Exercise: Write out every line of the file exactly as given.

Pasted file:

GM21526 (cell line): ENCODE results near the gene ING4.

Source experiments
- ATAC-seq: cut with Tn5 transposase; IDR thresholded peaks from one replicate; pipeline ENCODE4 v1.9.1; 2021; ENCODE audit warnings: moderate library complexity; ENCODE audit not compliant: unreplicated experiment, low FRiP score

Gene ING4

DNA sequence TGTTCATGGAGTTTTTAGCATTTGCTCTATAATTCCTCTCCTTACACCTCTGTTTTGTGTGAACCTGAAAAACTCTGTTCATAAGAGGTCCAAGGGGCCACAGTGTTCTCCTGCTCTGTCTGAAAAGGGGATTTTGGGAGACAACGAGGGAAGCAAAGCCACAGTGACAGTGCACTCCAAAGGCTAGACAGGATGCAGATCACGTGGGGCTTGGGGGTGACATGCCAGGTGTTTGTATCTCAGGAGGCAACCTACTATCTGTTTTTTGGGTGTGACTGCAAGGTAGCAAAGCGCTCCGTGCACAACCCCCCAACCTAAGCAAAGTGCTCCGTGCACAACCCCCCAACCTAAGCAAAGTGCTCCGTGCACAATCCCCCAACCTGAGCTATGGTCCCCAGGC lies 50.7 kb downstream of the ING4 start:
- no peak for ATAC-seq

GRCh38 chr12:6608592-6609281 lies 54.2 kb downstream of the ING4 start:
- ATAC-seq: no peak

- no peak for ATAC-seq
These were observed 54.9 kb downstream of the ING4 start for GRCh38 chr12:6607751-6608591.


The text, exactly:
GM21526 (cell line): ENCODE results near the gene ING4.

Source experiments
- ATAC-seq: cut with Tn5 transposase; IDR thresholded peaks from one replicate; pipeline ENCODE4 v1.9.1; 2021; ENCODE audit warnings: moderate library complexity; ENCODE audit not compliant: unreplicated experiment, low FRiP score

Gene ING4

DNA sequence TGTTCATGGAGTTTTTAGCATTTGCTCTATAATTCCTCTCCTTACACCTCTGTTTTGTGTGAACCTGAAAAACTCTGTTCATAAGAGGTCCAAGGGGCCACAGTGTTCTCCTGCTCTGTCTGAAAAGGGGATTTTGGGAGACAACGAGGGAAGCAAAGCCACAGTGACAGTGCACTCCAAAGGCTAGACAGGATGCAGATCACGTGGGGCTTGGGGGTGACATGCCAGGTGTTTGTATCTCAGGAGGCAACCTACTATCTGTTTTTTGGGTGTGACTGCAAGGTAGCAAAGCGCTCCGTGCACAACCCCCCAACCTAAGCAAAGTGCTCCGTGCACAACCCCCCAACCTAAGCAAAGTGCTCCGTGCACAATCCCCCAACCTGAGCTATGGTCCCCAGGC lies 50.7 kb downstream of the ING4 start:
- no peak for ATAC-seq

GRCh38 chr12:6608592-6609281 lies 54.2 kb downstream of the ING4 start:
- ATAC-seq: no peak

- no peak for ATAC-seq
These were observed 54.9 kb downstream of the ING4 start for GRCh38 chr12:6607751-6608591.